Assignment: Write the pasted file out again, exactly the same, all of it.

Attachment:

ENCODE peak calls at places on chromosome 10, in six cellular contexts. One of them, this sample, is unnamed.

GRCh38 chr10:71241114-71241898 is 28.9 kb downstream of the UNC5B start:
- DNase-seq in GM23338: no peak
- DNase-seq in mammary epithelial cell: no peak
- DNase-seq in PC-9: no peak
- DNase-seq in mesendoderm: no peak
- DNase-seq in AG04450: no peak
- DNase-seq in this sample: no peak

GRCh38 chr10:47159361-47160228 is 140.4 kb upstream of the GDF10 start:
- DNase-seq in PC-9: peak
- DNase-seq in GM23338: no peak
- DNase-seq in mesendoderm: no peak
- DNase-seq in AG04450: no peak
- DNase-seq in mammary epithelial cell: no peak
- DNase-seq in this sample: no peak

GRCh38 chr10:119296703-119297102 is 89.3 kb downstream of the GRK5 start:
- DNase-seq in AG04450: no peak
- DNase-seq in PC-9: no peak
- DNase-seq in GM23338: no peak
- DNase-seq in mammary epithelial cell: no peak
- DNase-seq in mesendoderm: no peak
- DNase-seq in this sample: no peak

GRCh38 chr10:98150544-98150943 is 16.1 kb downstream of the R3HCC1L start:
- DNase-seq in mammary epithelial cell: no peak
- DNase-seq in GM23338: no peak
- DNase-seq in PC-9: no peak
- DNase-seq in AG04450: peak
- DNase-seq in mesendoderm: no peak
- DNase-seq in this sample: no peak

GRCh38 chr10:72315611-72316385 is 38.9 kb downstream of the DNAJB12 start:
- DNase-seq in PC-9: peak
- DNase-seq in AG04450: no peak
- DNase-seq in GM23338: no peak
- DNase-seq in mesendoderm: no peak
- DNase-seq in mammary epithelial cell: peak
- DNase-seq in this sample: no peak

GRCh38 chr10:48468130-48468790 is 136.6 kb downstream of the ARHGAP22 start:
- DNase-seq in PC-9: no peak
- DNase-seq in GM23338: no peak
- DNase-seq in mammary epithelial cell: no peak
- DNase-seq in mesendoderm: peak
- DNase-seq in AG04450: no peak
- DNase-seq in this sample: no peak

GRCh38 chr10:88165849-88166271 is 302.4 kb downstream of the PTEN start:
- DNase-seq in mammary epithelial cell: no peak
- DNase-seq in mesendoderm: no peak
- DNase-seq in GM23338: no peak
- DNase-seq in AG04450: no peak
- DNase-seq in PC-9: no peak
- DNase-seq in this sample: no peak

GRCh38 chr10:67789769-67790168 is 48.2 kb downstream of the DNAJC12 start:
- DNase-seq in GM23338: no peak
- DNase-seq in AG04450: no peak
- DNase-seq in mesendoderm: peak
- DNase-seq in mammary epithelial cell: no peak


ENCODE peak calls at places on chromosome 10, in six cellular contexts. One of them, this sample, is unnamed.

GRCh38 chr10:71241114-71241898 is 28.9 kb downstream of the UNC5B start:
- DNase-seq in GM23338: no peak
- DNase-seq in mammary epithelial cell: no peak
- DNase-seq in PC-9: no peak
- DNase-seq in mesendoderm: no peak
- DNase-seq in AG04450: no peak
- DNase-seq in this sample: no peak

GRCh38 chr10:47159361-47160228 is 140.4 kb upstream of the GDF10 start:
- DNase-seq in PC-9: peak
- DNase-seq in GM23338: no peak
- DNase-seq in mesendoderm: no peak
- DNase-seq in AG04450: no peak
- DNase-seq in mammary epithelial cell: no peak
- DNase-seq in this sample: no peak

GRCh38 chr10:119296703-119297102 is 89.3 kb downstream of the GRK5 start:
- DNase-seq in AG04450: no peak
- DNase-seq in PC-9: no peak
- DNase-seq in GM23338: no peak
- DNase-seq in mammary epithelial cell: no peak
- DNase-seq in mesendoderm: no peak
- DNase-seq in this sample: no peak

GRCh38 chr10:98150544-98150943 is 16.1 kb downstream of the R3HCC1L start:
- DNase-seq in mammary epithelial cell: no peak
- DNase-seq in GM23338: no peak
- DNase-seq in PC-9: no peak
- DNase-seq in AG04450: peak
- DNase-seq in mesendoderm: no peak
- DNase-seq in this sample: no peak

GRCh38 chr10:72315611-72316385 is 38.9 kb downstream of the DNAJB12 start:
- DNase-seq in PC-9: peak
- DNase-seq in AG04450: no peak
- DNase-seq in GM23338: no peak
- DNase-seq in mesendoderm: no peak
- DNase-seq in mammary epithelial cell: peak
- DNase-seq in this sample: no peak

GRCh38 chr10:48468130-48468790 is 136.6 kb downstream of the ARHGAP22 start:
- DNase-seq in PC-9: no peak
- DNase-seq in GM23338: no peak
- DNase-seq in mammary epithelial cell: no peak
- DNase-seq in mesendoderm: peak
- DNase-seq in AG04450: no peak
- DNase-seq in this sample: no peak

GRCh38 chr10:88165849-88166271 is 302.4 kb downstream of the PTEN start:
- DNase-seq in mammary epithelial cell: no peak
- DNase-seq in mesendoderm: no peak
- DNase-seq in GM23338: no peak
- DNase-seq in AG04450: no peak
- DNase-seq in PC-9: no peak
- DNase-seq in this sample: no peak

GRCh38 chr10:67789769-67790168 is 48.2 kb downstream of the DNAJC12 start:
- DNase-seq in GM23338: no peak
- DNase-seq in AG04450: no peak
- DNase-seq in mesendoderm: peak
- DNase-seq in mammary epithelial cell: no peak